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Telescopes and space missions

Making new minerals on the Moon

28 Apr 2004 Belle Dumé

Scientists in the US and Russia have discovered a new mineral in a rock from the Moon. The mineral - which they have called "hapkeite" - is made of iron and silicon, and was probably formed by the impact of micrometeorites on the lunar surface. The result sheds new light on how soil can be formed on airless bodies in the Solar System, like the Moon and Mercury (M Anand et al. 2004 Proc. Nat. Acad. Sci. 101 6847).

Although the Moon has not been hit by a large meteorite for about 3.8 billion years, it has been continually bombarded since then by much smaller interplanetary rocks called micrometeorites. These tiny objects, which can be just tens of microns across, have been responsible for altering the lunar surface over time.

Micrometeorites travel at speeds of up to 100 000 kilometres per hour, and the heat generated when they crash into the Moon can flash-melt the silicate rock particles present on the lunar surface. Splashes of this molten material can then vaporize and dissociate into their constituent elements before coating other fragments of rock in a process is known as “space weathering” (see figure). This process is virtually unknown on Earth.

Lawrence Taylor and Mahesh Anand from the University of Tennessee, together with co-workers at the Vernadsky Institute of Geochemistry in Moscow and the Carnegie Institution of Washington, analysed a piece of rock from the Moon that had been found in Oman in 2000. They expected to find grains of pure iron in their sample, but instead found that the rock contained hapkeite – a mineral made up iron and silicon in a ration of two-to-one – and other iron-silicon phases.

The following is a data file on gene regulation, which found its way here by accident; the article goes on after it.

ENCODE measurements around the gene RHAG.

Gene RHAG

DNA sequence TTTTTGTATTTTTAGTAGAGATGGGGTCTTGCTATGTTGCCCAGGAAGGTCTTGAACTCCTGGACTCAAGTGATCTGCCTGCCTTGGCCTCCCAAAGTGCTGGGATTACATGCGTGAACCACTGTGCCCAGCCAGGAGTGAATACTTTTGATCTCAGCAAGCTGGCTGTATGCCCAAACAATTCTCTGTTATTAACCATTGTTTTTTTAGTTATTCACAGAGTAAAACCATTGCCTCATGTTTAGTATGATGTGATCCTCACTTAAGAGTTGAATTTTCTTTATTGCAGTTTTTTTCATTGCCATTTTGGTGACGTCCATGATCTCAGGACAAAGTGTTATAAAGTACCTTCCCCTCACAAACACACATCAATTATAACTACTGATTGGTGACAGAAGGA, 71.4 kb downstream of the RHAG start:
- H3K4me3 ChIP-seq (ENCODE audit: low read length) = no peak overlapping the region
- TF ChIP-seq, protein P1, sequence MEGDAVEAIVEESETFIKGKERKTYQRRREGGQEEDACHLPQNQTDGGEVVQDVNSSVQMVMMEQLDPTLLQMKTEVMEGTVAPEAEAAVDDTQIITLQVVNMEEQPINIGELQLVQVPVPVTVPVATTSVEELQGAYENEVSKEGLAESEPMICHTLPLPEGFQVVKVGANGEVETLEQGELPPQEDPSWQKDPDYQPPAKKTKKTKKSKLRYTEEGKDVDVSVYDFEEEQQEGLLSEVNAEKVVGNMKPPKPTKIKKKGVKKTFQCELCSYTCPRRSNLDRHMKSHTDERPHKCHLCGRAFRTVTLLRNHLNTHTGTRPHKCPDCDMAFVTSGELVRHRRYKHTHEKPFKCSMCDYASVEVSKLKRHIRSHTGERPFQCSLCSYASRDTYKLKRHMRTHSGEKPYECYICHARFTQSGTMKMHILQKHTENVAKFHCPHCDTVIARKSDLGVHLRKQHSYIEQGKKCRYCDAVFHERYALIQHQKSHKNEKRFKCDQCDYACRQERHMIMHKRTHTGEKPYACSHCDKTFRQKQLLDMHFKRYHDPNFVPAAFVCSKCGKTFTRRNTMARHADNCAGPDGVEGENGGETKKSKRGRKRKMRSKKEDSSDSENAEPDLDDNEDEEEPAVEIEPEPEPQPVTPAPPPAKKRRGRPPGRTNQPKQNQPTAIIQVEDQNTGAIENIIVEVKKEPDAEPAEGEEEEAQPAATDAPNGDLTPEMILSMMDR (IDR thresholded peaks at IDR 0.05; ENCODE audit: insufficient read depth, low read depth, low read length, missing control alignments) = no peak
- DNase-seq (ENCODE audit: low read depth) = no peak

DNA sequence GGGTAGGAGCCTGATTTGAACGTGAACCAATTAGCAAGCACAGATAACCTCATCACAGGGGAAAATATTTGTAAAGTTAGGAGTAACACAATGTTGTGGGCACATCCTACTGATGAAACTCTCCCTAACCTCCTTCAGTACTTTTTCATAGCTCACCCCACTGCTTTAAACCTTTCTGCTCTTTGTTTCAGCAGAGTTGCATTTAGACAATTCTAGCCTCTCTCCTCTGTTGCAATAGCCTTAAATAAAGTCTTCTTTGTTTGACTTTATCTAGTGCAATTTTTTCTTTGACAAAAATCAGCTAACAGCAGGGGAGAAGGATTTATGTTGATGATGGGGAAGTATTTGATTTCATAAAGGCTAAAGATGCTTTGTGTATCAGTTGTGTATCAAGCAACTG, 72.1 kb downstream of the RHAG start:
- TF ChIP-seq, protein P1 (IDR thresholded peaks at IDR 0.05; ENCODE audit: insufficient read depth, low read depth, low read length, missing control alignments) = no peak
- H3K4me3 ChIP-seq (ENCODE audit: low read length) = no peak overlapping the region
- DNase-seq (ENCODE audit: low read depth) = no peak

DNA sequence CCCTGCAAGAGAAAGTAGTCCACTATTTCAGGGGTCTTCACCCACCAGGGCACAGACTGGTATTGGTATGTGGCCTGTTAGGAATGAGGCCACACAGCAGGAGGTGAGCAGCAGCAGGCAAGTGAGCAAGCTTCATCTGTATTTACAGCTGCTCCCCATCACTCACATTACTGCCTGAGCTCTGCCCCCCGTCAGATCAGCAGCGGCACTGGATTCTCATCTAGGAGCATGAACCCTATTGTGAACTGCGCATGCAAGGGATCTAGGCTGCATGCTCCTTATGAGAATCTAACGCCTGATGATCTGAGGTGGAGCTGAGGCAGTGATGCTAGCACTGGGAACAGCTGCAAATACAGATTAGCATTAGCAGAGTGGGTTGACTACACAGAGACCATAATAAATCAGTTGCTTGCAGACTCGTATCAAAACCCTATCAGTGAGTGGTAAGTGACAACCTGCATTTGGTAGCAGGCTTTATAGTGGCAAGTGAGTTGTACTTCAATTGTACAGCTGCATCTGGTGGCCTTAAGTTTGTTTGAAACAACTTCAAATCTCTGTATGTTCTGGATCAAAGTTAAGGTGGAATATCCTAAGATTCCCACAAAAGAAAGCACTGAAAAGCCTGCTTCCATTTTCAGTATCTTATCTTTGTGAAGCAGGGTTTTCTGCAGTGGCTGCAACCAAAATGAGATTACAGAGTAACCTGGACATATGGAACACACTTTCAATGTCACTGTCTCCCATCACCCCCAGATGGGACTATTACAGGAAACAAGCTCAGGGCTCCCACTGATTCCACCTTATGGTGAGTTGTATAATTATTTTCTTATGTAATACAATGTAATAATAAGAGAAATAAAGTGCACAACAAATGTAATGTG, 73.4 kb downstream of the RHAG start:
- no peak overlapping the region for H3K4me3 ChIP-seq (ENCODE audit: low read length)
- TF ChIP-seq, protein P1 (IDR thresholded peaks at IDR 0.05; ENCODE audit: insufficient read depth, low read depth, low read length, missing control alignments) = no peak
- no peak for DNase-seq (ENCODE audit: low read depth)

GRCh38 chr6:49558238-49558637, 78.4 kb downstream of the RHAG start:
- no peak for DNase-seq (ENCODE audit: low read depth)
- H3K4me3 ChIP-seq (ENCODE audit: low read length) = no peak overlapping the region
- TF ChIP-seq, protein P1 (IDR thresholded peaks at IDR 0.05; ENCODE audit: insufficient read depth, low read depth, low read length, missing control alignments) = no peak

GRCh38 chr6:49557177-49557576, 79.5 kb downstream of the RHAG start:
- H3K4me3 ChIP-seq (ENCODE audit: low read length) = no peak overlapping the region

The discovery was completely unexpected, says Taylor. At first he thought that the surface of the sample was tarnished as a result of oxidation. “I asked Mahesh Anand to perform electron microprobe analyses on these grains to see how much nickel and cobalt they contained,” he told PhysicsWeb. “Little did I know that the grains were iron silicides – the first report of such minerals in lunar samples.”

According to Taylor, the minerals were formed when elemental iron and silicon re-combined from the vapour state. He believes they provide direct evidence for the space-weathering process, and show how important it is for creating the soil on the Moon. The team named the mineral hapkeite after Bruce Hapke of the University of Pittsburgh, who predicted some 30 years ago that vapour-deposited coatings would be found on lunar grains.

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